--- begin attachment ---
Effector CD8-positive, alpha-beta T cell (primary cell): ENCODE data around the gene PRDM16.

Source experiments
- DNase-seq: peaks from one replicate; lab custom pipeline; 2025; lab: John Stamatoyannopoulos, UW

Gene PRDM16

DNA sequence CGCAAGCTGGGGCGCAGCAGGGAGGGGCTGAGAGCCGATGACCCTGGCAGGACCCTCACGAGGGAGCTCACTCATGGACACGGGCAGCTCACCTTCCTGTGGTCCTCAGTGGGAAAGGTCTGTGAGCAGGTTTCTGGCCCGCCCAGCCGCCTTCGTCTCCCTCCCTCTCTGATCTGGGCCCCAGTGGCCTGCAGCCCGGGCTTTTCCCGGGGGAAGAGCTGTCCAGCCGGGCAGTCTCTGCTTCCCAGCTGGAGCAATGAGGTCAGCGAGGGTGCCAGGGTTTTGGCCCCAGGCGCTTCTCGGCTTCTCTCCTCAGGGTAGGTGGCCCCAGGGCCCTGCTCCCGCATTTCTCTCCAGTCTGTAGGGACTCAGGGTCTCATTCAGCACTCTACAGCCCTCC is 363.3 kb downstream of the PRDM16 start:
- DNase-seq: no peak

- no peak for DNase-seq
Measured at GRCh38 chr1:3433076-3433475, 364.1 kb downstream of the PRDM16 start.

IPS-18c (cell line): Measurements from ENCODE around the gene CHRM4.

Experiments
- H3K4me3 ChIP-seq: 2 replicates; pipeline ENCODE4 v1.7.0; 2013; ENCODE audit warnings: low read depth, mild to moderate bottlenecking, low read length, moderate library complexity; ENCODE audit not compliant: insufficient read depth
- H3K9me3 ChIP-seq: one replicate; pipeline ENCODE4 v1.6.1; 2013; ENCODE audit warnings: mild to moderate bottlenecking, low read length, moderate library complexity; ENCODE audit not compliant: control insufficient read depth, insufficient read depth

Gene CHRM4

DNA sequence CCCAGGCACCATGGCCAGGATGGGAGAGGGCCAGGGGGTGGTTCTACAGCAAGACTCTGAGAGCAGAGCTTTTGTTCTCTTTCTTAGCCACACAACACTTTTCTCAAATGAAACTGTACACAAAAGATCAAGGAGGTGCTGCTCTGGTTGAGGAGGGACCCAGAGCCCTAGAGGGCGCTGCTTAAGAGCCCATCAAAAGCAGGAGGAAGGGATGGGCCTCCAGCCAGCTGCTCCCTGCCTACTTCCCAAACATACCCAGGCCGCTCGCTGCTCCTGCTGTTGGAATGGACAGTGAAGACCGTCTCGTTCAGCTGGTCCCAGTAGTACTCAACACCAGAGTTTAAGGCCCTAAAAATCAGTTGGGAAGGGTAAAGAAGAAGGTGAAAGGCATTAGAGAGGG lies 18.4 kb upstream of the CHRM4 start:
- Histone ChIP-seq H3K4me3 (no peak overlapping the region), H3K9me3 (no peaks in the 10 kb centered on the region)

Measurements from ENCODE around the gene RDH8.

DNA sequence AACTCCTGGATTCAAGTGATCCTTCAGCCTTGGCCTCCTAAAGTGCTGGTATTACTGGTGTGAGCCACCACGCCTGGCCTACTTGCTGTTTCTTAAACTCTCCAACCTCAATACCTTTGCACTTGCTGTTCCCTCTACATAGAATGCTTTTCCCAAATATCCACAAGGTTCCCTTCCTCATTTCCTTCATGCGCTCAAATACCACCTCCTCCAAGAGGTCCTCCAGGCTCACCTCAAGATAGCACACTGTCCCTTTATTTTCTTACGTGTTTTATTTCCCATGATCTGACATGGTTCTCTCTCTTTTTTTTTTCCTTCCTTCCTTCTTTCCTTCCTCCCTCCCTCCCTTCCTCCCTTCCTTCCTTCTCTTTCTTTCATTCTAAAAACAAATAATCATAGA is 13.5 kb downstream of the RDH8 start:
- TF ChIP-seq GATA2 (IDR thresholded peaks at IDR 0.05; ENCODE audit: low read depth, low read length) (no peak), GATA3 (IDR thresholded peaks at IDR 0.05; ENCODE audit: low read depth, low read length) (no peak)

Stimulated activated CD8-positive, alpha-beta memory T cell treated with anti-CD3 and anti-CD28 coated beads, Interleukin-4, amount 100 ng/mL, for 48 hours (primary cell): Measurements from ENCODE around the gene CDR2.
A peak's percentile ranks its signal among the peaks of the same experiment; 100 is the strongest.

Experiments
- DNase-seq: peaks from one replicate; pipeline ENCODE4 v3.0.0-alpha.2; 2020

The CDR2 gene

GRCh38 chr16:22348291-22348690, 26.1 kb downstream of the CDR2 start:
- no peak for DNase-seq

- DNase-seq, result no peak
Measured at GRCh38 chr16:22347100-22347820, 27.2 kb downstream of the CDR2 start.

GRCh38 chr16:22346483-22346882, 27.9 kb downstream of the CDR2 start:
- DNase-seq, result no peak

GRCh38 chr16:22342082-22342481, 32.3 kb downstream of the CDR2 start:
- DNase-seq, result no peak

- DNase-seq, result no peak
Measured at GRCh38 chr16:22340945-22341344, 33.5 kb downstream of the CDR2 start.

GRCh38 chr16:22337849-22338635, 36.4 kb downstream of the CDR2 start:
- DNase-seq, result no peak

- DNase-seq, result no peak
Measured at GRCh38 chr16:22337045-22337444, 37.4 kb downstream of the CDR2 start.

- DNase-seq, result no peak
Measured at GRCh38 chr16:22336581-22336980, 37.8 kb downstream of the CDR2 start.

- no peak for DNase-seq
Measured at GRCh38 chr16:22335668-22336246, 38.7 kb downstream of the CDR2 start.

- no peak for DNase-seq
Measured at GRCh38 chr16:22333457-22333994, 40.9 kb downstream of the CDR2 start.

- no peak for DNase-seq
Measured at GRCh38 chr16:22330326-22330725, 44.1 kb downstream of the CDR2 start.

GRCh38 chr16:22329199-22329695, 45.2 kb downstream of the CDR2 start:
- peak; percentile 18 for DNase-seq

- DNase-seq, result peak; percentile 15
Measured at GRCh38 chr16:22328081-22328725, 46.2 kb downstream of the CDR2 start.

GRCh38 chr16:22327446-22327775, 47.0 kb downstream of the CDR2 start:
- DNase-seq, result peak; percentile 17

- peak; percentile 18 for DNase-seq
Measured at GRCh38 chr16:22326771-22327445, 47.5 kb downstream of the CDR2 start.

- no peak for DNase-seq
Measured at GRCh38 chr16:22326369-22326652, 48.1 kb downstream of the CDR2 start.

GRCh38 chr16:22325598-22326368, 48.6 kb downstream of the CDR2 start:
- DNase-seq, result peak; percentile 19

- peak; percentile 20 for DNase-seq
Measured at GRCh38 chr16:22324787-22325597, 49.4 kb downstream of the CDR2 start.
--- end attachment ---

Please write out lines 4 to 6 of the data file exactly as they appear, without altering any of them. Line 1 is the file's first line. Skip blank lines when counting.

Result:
Gene PRDM16

DNA sequence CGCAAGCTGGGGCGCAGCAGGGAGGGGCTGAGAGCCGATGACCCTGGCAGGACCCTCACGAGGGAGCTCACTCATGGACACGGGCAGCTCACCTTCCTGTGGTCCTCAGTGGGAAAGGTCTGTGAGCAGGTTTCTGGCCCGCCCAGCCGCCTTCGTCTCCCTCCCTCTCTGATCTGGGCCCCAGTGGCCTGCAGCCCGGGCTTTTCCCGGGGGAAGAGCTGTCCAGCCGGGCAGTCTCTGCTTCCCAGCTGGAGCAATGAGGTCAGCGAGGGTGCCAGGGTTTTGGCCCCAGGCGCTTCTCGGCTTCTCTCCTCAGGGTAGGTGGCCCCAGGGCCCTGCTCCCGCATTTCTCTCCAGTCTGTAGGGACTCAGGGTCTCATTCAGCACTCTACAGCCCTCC is 363.3 kb downstream of the PRDM16 start:
- DNase-seq: no peak